Inside The Beautiful Art And History Of Beaded Jewelry

Do you love beaded jewelry as much as we do? We love stringing beads. So many colors. So many shapes and textures. Beaded jewelry enriches us in ways beyond the aesthetic beauty. Beaded jewelry has been part of the human experience for thousands of years. Beads have denoted social status. Beads have been used as currency. Beads are transcendent and show us beauty. Let's take a look at how beading started and where modern jewelry design is today.

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We have a magnificent collection of beads and gemstones in our gallery. If you live in or plan to visit Northern California, we welcome you to come visit us and check out our inventory. If you cannot make an appearance, visit our big selection online. We have thousands of beads and gemstones. All of our beads are hand selected by the owners of Soft Flex Company. They have traveled the world to find the most unique and most lovely beads. We also have live sales on Facebook, we sell one of a kind, rare, and special items from Mike Sherman's personal collection.

Do you love beaded jewelry as much as we do? Let's explore the history of this beautiful art!

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Check out our current live sale on FacebookMike Sherman Private Collection Sale! Beads, jewelry making components, tassels, finished jewelry and more! Great prices and terrific quality! To purchase, comment with item number, sold and quantity desired. Sale open through Sunday, November 17th.

Inside the Beautiful Art and History of Beaded Jewelry

Soft Flex Company has, for decades now, enabled the creation of beautiful beaded jewelry through the provision of sturdy, flexible beading wire. As such, we are one small part of a proud tradition that goes back millennia. Beaded jewelry is almost as old as humanity itself, and is certainly one of the oldest and most enduring creative outlets our species has devised. For this article, we decided to take a moment to look back and explore the long history of this craft, and to place ourselves and our customers in the context of this unbelievably long story. Come with us as we take a glance at the history of beaded jewelry.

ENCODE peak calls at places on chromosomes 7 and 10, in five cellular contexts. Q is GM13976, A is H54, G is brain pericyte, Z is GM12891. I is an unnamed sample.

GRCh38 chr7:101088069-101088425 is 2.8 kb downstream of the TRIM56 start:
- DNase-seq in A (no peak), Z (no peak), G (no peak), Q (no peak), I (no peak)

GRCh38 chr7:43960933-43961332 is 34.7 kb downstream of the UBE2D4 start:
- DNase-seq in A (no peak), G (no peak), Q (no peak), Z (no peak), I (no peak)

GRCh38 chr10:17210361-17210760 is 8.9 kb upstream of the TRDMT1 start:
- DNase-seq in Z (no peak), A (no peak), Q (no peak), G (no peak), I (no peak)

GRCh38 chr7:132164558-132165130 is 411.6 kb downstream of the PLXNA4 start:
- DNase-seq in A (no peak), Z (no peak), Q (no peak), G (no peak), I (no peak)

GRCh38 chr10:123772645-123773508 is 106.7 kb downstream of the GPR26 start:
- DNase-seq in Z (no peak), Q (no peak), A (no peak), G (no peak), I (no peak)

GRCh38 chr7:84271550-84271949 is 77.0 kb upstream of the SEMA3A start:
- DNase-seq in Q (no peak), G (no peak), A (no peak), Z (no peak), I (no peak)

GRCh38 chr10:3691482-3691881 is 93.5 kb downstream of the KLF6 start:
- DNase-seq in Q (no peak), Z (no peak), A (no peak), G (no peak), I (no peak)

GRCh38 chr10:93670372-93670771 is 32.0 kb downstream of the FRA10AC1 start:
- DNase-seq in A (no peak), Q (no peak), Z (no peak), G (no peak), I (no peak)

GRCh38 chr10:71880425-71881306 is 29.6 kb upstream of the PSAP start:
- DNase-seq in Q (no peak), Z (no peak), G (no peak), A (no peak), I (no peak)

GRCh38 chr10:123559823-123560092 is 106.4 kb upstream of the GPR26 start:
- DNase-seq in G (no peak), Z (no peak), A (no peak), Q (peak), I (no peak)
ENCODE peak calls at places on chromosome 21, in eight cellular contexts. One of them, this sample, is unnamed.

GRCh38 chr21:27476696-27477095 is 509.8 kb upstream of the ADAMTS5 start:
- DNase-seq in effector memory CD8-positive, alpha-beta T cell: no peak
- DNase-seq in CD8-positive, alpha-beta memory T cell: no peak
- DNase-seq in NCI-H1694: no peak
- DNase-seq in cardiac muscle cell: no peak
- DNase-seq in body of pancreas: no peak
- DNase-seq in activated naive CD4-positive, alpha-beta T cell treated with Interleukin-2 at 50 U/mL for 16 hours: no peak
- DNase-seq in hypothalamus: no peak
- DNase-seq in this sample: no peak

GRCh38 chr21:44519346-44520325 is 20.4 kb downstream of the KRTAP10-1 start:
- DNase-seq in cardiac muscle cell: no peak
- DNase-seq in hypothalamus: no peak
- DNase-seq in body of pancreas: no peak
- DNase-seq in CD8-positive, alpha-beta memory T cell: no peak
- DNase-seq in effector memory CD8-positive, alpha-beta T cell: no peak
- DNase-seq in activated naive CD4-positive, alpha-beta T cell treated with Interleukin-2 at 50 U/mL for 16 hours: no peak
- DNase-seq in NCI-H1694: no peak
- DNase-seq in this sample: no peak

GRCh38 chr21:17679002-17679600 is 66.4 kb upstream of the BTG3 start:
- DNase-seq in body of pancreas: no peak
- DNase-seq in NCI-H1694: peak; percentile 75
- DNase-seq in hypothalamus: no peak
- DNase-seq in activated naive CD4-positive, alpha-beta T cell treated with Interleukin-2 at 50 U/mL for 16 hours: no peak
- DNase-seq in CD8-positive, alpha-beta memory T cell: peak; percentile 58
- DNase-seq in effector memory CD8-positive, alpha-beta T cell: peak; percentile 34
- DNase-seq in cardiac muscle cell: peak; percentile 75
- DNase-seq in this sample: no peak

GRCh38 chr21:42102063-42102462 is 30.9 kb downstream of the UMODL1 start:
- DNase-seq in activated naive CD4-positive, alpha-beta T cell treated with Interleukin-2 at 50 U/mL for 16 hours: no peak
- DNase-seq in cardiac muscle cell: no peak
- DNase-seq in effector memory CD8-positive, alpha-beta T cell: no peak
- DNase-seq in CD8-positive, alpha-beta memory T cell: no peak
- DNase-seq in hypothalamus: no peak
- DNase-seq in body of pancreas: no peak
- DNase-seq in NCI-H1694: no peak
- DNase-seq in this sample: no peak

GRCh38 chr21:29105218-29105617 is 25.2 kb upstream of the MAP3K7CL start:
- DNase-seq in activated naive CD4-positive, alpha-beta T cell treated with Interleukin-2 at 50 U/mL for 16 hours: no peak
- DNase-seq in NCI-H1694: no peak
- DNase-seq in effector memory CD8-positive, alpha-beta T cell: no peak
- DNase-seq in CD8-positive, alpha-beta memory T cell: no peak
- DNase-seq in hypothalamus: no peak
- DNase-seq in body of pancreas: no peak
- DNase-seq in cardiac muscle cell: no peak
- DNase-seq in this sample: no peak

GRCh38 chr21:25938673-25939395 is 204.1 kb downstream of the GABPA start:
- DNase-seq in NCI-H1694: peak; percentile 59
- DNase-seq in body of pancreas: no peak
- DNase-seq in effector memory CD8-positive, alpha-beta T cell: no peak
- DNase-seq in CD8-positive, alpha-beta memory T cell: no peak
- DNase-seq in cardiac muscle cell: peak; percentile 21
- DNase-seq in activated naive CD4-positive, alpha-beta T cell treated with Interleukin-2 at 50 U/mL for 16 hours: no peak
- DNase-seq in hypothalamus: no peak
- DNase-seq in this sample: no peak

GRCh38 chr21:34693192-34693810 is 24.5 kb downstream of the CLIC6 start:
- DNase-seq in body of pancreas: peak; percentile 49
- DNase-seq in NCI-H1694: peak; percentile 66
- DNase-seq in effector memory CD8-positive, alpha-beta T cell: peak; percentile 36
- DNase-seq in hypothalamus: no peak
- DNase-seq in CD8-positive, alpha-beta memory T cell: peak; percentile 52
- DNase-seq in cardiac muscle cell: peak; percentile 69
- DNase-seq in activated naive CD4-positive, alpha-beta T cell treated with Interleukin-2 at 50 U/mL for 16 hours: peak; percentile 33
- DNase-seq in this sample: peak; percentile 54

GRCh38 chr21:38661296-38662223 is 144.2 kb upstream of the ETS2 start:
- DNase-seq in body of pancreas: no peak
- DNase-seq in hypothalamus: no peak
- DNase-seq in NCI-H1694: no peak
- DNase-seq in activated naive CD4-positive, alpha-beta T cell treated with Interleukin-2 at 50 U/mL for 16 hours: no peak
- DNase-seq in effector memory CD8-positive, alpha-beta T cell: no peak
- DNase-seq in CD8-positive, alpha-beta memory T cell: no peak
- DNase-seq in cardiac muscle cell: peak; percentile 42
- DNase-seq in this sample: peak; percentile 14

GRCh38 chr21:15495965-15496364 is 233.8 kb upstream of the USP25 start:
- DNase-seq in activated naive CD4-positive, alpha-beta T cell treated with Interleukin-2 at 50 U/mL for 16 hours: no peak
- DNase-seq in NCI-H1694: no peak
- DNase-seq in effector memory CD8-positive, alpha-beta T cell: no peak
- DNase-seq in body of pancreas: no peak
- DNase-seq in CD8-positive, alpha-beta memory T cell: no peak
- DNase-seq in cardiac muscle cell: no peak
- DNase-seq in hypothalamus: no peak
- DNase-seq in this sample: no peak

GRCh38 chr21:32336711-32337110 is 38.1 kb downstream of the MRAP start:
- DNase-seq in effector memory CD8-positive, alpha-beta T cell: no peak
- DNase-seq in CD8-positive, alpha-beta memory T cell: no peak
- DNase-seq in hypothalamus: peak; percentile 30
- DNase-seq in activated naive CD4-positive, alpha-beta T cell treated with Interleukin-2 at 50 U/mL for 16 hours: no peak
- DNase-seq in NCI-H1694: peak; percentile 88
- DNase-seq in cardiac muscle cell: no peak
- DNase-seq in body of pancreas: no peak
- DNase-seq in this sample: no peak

The exact start of beaded jewelry is difficult to place. Neither the era nor the location of these origins can be definitively stated, especially since the creation of wearable beaded artwork seems to pervade human culture across all continents and ethnicity.

Some have estimated that it began somewhere between 40,000 and 70,000 years ago. Archeological finds in places as diverse as France and southern Africa seem to back this up. Who knows what first prompted our ancestors to string together the beautiful gems they found, or to start creating and decorating  beads to adorn themselves? It seems that the appreciation of beauty is an innate characteristic of humanity.